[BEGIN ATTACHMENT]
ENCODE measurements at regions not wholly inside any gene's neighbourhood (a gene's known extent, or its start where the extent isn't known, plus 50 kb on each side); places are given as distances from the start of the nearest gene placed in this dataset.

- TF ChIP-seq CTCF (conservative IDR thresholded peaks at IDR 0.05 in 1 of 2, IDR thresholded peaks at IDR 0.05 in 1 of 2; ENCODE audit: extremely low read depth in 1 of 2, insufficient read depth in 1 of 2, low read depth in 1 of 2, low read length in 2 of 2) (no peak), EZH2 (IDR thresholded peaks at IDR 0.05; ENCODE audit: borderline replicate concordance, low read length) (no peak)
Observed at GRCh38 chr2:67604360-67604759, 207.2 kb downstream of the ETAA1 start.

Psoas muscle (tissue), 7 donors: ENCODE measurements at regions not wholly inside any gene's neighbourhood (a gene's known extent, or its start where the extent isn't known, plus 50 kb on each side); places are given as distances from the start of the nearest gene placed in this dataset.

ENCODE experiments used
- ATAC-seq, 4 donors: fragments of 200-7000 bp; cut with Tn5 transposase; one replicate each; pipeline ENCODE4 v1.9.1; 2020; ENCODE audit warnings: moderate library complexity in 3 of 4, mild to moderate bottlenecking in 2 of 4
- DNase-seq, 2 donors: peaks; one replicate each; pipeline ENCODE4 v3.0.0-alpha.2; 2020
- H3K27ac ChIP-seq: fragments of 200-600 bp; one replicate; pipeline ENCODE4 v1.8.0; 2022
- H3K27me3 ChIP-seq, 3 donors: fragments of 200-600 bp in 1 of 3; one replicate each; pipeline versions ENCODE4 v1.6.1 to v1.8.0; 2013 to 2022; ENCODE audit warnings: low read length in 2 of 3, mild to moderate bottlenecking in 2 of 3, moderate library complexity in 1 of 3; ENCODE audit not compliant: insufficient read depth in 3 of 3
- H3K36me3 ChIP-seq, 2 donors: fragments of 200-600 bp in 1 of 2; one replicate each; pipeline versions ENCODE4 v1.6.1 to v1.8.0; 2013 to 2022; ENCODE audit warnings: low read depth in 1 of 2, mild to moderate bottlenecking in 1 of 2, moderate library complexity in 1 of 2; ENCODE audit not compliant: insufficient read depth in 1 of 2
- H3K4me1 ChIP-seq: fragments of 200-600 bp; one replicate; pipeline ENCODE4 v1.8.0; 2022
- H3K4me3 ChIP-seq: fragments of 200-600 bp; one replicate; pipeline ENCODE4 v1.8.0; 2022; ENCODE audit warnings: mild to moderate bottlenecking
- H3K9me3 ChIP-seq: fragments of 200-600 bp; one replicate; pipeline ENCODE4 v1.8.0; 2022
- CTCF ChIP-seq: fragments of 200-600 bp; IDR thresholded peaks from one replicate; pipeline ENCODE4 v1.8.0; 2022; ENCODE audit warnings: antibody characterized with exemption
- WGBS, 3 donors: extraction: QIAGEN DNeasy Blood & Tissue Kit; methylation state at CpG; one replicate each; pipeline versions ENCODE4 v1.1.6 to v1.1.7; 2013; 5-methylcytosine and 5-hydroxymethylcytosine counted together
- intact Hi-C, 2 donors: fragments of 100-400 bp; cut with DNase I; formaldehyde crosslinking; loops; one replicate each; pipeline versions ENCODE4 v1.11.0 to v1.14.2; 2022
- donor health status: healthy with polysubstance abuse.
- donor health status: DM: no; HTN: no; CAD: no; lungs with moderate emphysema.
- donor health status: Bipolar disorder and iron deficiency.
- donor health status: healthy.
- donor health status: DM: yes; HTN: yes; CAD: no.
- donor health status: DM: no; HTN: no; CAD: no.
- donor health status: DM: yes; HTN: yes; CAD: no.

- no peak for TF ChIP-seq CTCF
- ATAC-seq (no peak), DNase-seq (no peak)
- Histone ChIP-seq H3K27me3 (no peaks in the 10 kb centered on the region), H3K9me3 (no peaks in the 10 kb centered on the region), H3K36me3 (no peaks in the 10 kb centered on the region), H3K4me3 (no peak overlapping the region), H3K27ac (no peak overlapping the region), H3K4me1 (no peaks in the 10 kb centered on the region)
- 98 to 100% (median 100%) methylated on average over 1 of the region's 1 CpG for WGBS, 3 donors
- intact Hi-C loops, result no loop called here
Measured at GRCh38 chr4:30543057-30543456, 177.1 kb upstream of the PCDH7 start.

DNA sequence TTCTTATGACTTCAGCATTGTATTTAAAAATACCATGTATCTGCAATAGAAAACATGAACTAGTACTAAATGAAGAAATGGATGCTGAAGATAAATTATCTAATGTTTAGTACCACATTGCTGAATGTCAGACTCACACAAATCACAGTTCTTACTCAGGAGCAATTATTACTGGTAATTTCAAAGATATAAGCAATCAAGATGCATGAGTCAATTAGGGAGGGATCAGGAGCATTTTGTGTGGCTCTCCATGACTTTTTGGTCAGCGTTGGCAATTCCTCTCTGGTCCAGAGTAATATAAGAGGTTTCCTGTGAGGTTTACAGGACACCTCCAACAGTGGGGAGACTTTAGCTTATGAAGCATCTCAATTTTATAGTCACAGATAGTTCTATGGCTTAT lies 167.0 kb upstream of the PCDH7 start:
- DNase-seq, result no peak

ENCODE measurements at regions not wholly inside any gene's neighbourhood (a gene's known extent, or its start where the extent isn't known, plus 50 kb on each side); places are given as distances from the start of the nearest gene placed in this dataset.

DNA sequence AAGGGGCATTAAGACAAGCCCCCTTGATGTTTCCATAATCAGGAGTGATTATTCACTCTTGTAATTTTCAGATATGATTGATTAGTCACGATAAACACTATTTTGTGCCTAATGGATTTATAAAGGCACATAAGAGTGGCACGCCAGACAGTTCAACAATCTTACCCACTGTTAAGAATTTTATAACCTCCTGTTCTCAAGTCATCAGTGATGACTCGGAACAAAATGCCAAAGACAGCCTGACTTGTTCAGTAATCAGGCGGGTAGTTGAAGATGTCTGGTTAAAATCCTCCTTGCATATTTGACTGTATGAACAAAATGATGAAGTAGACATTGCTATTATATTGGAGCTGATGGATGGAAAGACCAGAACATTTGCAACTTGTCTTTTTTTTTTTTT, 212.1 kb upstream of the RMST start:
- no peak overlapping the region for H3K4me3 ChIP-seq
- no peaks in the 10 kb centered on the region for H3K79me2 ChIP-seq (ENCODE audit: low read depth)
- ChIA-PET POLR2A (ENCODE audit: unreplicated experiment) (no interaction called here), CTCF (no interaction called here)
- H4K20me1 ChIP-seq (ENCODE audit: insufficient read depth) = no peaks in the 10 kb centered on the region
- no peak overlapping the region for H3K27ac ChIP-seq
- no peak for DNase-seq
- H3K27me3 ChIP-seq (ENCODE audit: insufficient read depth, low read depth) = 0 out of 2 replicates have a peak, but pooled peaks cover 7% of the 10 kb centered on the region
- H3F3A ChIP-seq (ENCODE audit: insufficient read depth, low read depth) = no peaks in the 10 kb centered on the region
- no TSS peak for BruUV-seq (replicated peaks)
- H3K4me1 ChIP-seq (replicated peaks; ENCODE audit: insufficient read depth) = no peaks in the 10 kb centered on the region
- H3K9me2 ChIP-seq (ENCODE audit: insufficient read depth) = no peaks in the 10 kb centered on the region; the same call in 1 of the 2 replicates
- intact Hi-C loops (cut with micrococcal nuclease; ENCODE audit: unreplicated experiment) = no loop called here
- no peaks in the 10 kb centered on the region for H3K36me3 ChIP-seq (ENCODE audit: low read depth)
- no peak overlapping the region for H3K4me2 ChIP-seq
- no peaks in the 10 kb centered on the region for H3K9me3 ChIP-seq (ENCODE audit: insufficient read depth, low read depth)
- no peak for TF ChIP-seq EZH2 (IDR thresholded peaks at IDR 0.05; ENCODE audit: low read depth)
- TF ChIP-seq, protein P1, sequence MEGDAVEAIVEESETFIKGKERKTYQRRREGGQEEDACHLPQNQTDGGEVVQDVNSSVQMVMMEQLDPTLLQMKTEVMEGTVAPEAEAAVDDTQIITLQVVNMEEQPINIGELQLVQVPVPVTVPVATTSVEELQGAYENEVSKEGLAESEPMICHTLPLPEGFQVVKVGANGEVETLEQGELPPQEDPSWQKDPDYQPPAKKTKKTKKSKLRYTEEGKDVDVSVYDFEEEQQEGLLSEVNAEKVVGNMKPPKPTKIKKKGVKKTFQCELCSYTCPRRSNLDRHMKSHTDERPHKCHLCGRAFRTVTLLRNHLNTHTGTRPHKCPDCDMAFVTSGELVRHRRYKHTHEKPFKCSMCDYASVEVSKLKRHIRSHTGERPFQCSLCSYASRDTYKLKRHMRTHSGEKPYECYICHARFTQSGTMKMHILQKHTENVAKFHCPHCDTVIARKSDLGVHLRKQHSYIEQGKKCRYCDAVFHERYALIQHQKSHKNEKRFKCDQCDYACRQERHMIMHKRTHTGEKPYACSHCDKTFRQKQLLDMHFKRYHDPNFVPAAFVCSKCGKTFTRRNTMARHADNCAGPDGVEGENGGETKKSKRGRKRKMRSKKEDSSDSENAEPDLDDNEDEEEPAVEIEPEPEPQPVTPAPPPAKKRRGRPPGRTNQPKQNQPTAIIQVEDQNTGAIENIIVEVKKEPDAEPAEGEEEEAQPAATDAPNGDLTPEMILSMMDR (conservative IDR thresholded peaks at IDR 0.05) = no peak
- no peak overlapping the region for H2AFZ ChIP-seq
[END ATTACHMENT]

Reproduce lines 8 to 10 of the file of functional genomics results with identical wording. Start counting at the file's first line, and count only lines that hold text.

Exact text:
- H3K27ac ChIP-seq: fragments of 200-600 bp; one replicate; pipeline ENCODE4 v1.8.0; 2022
- H3K27me3 ChIP-seq, 3 donors: fragments of 200-600 bp in 1 of 3; one replicate each; pipeline versions ENCODE4 v1.6.1 to v1.8.0; 2013 to 2022; ENCODE audit warnings: low read length in 2 of 3, mild to moderate bottlenecking in 2 of 3, moderate library complexity in 1 of 3; ENCODE audit not compliant: insufficient read depth in 3 of 3
- H3K36me3 ChIP-seq, 2 donors: fragments of 200-600 bp in 1 of 2; one replicate each; pipeline versions ENCODE4 v1.6.1 to v1.8.0; 2013 to 2022; ENCODE audit warnings: low read depth in 1 of 2, mild to moderate bottlenecking in 1 of 2, moderate library complexity in 1 of 2; ENCODE audit not compliant: insufficient read depth in 1 of 2